Sheridan Le Fanu’s Carmilla was interesting to me as it seems a little different from other vampire novels I’ve read. This isn’t the first time I’ve read a vampire story with a female vampire. It isn’t nearly as common of course, but it has the same tone and feeling to it as a male vampire story. On that subject, I would look to look at question number three. The relationship between the narrator and Carmilla seems to be deeper and more intimate than just simple friendship.
“I took her hand as I spoke. I was a little shy, as lonely people are, but the situation made me eloquent and even bold. She pressed my hand, she laid hers upon it, and her eyes glowed as, looking hastily into mine, she smiled again and blushed.” (p.259)
“She held me close in her pretty arms for a moment and whispered in my ear, ‘Good night, darling, it is very hard to part with you, but good-night; to-morrow, but not too early, I shall see you again.” (p.261)
In the flow of the story, a relationship between two females (or two males as we may see hints of in other vampire stories such as Anne Rice’s The Vampire Chronicles) is perfectly acceptable. Is this unnatural? Not at all. Within these stories, it is impossible to resist the beauty of the vampiric character. A character may be drawn to their perfect features or charming nature and become completely infatuated with them. Carmilla is described several times within the first part of the story are being beautiful, the narrator can hardly be blamed for liking Carmilla.
“She was so beautiful and so indescribably engaging.” (p. 261)
“Her looks lost nothing in daylight—she was certainly the most beautiful creature I had ever seen.” (p.261)
“She was slender and wonderfully graceful. Except that her movements were languid—very languid—indeed, there was nothing in her appearance to indicate an invalid. Her complexion was rich and brilliant; her features were small and beautifully formed; her eyes large, dark, and lustrous; her hair was quite wonderful I never saw hair so magnificently thick and long when it was down her shoulders.” (p.262)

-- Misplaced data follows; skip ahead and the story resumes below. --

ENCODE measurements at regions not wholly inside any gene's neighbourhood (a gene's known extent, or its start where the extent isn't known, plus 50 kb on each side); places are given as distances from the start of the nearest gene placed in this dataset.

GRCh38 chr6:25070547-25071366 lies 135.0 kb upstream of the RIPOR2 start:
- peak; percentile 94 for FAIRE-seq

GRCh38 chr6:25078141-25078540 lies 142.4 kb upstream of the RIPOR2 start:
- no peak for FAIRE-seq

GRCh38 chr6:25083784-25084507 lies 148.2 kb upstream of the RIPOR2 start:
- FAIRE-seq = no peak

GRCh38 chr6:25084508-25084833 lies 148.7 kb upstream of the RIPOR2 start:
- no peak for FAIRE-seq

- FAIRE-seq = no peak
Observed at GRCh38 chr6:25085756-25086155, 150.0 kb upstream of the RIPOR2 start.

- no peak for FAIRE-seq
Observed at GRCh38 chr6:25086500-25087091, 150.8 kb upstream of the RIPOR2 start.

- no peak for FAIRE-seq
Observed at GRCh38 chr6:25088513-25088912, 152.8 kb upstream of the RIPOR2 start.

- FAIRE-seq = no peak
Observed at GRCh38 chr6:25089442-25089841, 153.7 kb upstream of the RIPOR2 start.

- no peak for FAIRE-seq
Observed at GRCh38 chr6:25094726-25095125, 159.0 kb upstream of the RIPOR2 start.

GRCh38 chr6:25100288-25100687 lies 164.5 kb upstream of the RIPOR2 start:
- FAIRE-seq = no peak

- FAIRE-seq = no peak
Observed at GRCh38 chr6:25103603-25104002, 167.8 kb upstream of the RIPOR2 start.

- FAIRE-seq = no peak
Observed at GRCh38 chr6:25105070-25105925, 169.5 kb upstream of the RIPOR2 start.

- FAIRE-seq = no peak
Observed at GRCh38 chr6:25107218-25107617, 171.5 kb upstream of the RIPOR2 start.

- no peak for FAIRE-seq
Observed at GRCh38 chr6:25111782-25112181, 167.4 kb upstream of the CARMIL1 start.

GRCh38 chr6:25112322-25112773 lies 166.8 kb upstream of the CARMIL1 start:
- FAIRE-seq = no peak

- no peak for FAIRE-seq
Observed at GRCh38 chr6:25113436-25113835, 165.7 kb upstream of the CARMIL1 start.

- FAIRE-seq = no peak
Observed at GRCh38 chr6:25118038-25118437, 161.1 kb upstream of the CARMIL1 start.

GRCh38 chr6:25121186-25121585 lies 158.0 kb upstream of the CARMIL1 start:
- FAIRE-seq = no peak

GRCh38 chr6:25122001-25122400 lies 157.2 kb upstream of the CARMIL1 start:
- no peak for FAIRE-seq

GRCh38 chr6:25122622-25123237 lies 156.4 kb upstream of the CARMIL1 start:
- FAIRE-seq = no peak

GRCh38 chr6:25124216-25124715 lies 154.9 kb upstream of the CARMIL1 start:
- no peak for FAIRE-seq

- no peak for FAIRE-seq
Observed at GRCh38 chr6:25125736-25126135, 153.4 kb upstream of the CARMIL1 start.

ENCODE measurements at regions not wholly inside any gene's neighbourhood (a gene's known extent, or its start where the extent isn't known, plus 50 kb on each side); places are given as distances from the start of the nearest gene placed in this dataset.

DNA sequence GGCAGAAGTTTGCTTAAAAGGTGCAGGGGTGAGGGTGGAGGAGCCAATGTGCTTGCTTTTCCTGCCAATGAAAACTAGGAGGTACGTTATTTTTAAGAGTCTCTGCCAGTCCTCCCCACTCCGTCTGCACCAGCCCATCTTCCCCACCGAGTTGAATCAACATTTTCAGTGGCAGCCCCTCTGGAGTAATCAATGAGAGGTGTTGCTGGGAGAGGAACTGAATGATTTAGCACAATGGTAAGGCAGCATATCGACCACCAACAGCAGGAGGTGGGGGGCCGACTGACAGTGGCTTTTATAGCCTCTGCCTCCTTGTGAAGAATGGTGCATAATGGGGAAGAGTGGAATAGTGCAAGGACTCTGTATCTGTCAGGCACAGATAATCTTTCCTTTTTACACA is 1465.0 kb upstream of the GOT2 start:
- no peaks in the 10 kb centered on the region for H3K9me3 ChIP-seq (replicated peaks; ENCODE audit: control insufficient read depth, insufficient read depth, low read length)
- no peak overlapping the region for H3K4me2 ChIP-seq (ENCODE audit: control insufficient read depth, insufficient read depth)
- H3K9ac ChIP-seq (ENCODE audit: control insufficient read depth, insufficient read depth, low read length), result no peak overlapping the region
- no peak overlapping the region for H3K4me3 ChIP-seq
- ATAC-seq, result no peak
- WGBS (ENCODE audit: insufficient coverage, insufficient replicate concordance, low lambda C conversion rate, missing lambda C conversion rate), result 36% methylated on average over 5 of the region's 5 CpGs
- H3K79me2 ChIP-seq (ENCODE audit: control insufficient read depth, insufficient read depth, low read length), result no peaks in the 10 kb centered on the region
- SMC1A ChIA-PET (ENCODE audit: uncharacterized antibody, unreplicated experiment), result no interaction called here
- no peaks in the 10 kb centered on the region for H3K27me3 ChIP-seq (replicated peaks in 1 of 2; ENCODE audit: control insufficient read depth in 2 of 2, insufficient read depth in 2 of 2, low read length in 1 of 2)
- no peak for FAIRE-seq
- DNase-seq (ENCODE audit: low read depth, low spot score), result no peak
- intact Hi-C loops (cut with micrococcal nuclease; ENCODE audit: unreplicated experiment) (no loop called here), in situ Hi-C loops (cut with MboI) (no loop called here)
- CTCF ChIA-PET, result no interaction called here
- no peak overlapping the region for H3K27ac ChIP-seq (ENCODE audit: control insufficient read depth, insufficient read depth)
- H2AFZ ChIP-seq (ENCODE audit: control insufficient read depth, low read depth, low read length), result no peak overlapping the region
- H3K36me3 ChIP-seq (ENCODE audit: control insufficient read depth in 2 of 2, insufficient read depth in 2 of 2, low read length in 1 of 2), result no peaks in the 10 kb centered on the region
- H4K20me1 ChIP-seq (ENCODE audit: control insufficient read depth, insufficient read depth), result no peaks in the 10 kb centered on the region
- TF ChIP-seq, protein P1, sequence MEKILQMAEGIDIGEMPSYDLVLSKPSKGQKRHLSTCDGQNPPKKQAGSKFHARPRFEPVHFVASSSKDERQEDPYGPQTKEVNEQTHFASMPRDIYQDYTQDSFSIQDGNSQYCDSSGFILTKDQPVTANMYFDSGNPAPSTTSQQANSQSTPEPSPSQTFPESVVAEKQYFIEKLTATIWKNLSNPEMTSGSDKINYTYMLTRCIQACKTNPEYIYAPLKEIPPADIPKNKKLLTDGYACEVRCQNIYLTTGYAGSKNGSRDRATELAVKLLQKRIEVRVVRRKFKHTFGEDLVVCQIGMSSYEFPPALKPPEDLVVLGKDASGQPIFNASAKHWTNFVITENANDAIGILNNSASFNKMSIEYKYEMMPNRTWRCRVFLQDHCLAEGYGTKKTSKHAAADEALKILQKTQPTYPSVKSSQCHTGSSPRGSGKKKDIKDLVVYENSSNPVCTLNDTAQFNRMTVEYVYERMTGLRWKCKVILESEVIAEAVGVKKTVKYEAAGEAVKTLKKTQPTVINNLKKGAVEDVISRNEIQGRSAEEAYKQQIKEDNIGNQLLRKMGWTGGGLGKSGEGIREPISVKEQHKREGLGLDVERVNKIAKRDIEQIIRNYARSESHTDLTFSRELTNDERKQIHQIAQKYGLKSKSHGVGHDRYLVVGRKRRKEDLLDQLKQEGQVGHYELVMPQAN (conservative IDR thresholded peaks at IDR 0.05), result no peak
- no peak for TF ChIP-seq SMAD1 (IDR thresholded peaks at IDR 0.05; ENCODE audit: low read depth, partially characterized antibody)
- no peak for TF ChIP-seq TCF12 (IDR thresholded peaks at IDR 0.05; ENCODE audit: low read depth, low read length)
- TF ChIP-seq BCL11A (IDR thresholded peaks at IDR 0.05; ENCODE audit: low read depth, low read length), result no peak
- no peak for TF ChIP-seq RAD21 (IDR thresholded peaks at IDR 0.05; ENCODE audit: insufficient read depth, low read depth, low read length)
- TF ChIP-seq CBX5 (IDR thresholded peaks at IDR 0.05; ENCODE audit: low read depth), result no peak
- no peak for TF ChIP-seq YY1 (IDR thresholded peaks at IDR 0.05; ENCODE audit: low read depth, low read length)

As the story progresses, so does their relationship.
“I am sure, Carmilla, you have been in love; that there is at this moment, an affair of the heart going on.’
‘I have been in love with no one, and never shall,’ she whispered, ‘unless it should be with you.’ (p.273)
It’s very sweet, yet when I think of when the novel was written (1872) I can’t imagine sexual relationships like this were well accepted, vampire or not. Does vampire literature like this bring controversy? In fact, proper Christian values are mentioned several times. It's interesting to think about the taboo nature of the possible love between the two characters.
It is also interesting to see, as the story continues, Carmilla’s character unfold. She is the mysterious, dark figure in the story and yet she acts very human-like and childish in parts. She is easily angered, she is upset when the narrator sings for the passing funeral and she acts afraid and lonely. She seems enigmatic and charming in parts, but in other parts she seems quite normal. She is certainly different from Lord Ruthven.